23
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PROPERTY FROM A PRIVATE SCANDINAVIAN COLLECTION

Pablo Picasso
TROIS BAIGNEUSES
JUMP TO LOT
23

PROPERTY FROM A PRIVATE SCANDINAVIAN COLLECTION

Pablo Picasso
TROIS BAIGNEUSES
JUMP TO LOT

Details & Cataloguing

Impressionist & Modern Art Evening Sale

|
London

Pablo Picasso
1881 - 1973
TROIS BAIGNEUSES
signed Picasso and dated 24 (lower right)
oil on canvas
33 by 41cm.
13 by 16 1/8 in.
Painted in Juan-les-Pins in the summer 1924.
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Provenance

Perls Galleries, New York

Acquired from the above by the present owner in 1989

Literature

Christian Zervos, Pablo Picasso, œuvres de 1923 à 1925, Paris, 1952, vol. V, no. 273, illustrated pl. 129

Josep Palau i Fabre, Picasso: From the Ballets to Drama (1917-1926), Barcelona, 1999, no. 1469, illustrated p. 413

Catalogue Note

Depicting three nude bathers on a beach, Trois baigneuses was painted at Juan-les-Pins, where Picasso spent the summer of 1924 with his wife Olga and their son Paulo. It belongs to a group of smaller-scale paintings dating from this summer, in which Picasso depicted women in a style that combines his neo-Classical nudes and semi-nudes from the early 1920s with a more recent project that preoccupied him throughout 1923 and the early months of 1924: the ballet Mercure, with music by Erik Satie and choreography by Léonide Massine, for which Picasso created stage and costume designs (fig. 1).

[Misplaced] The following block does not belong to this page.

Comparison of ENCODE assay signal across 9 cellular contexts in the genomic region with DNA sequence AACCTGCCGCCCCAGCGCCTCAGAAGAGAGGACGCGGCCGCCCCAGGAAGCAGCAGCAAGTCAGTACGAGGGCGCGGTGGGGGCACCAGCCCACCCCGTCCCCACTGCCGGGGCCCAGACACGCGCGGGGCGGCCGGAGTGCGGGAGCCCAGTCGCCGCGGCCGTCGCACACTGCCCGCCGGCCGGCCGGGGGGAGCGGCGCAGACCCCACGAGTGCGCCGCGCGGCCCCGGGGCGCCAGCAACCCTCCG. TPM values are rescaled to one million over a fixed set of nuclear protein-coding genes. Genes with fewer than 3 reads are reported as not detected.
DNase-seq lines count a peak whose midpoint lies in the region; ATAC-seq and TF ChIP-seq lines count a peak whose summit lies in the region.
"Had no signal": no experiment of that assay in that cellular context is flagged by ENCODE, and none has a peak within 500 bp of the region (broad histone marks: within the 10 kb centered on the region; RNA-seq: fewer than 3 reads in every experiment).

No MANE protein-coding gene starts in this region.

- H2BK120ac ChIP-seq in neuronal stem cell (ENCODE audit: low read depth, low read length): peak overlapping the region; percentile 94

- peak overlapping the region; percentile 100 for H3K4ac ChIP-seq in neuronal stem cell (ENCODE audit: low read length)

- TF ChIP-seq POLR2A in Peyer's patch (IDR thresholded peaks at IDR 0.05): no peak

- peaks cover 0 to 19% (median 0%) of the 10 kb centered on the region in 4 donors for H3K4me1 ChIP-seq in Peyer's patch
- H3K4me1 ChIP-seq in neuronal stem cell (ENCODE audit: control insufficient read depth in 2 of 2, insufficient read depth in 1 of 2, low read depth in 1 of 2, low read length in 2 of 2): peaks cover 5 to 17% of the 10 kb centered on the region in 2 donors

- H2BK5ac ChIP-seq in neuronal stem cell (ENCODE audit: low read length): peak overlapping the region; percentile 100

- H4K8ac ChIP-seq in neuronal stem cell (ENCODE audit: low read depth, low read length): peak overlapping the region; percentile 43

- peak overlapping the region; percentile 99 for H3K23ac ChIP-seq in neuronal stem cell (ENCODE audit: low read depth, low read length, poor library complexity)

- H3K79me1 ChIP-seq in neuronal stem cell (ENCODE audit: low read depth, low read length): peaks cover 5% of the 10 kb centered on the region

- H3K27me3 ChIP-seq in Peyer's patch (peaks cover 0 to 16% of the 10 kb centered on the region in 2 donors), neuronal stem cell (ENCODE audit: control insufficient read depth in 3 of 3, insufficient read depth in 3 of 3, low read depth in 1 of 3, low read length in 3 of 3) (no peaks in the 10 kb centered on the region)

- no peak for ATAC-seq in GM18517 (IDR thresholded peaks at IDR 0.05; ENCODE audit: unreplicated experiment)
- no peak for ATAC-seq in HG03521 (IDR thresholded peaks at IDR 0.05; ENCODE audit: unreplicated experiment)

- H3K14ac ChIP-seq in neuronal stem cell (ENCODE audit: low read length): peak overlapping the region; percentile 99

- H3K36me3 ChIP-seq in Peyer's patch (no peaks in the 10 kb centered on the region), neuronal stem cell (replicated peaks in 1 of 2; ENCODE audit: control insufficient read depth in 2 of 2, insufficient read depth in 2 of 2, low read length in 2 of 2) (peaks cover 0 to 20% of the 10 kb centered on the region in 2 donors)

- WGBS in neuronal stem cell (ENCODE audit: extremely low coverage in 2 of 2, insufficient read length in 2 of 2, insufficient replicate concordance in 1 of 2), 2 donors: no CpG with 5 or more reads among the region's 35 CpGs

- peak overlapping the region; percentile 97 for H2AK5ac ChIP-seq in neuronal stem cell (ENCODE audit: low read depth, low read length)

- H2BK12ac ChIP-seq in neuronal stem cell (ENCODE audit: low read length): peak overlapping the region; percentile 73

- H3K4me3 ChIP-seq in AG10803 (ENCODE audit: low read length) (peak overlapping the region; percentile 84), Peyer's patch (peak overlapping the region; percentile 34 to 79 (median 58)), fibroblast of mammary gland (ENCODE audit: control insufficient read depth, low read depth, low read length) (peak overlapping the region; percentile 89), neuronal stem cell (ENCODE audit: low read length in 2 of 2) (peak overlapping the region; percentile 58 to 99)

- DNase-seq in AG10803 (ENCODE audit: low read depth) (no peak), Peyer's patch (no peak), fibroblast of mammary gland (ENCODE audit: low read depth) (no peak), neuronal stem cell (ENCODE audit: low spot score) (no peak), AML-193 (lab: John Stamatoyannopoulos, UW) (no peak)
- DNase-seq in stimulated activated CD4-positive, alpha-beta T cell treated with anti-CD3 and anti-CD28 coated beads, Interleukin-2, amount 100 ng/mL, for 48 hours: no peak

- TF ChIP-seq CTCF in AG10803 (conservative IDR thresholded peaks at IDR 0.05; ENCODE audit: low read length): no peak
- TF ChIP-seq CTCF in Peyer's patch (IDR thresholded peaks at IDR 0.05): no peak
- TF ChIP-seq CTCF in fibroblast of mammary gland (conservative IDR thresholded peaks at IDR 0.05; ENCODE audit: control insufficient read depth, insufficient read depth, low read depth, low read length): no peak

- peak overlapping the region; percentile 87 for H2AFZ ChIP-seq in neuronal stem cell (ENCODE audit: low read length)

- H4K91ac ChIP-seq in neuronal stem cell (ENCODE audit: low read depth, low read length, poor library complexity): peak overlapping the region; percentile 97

Palau i Fabre wrote about this group of works: ‘As an echo or prolongation of the ballet Mercure, the artist drew a number of figures based on the principles that emerged from the execution of that project […]. The arabesque, which tends to unite, and the diversity of planes, which tends to fragment, are here combined in both harmony and dissonance. The dynamics inherent to the ballet, on “crashing” against the surface [of] the canvas or the paper, retains all its capricious qualities and attempts to submit to its canons in as unsubmissive a way as possible. This subversive aspect is most visible in Three Bathers [the present work]’ (J. Palau i Fabre, op. cit., p. 413).

 

Palau i Fabre writes further about the composition of Trois baigneuses: ‘The uniform colour fields, either light or dark, accompanying each of the three bodies do not wholly encompass them, thereby creating what our eyes perceive as a kind of fixed mobility and preventing the composition from becoming wholly intelligible. This echoes in a more accentuated way what he achieved with the stage curtain for Mercure’ (ibid., p. 413).

 

Impressionist & Modern Art Evening Sale

|
London